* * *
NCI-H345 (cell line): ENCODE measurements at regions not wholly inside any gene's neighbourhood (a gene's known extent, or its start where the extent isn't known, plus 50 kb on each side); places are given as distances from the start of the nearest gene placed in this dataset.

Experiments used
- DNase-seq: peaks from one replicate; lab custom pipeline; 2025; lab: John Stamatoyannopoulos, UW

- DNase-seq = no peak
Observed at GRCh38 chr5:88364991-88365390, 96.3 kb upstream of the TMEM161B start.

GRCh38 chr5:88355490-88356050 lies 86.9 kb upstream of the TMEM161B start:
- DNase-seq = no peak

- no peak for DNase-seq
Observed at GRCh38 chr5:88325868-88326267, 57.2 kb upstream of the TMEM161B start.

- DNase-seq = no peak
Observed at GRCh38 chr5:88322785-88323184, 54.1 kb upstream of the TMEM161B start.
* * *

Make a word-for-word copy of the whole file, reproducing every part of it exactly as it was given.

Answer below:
NCI-H345 (cell line): ENCODE measurements at regions not wholly inside any gene's neighbourhood (a gene's known extent, or its start where the extent isn't known, plus 50 kb on each side); places are given as distances from the start of the nearest gene placed in this dataset.

Experiments used
- DNase-seq: peaks from one replicate; lab custom pipeline; 2025; lab: John Stamatoyannopoulos, UW

- DNase-seq = no peak
Observed at GRCh38 chr5:88364991-88365390, 96.3 kb upstream of the TMEM161B start.

GRCh38 chr5:88355490-88356050 lies 86.9 kb upstream of the TMEM161B start:
- DNase-seq = no peak

- no peak for DNase-seq
Observed at GRCh38 chr5:88325868-88326267, 57.2 kb upstream of the TMEM161B start.

- DNase-seq = no peak
Observed at GRCh38 chr5:88322785-88323184, 54.1 kb upstream of the TMEM161B start.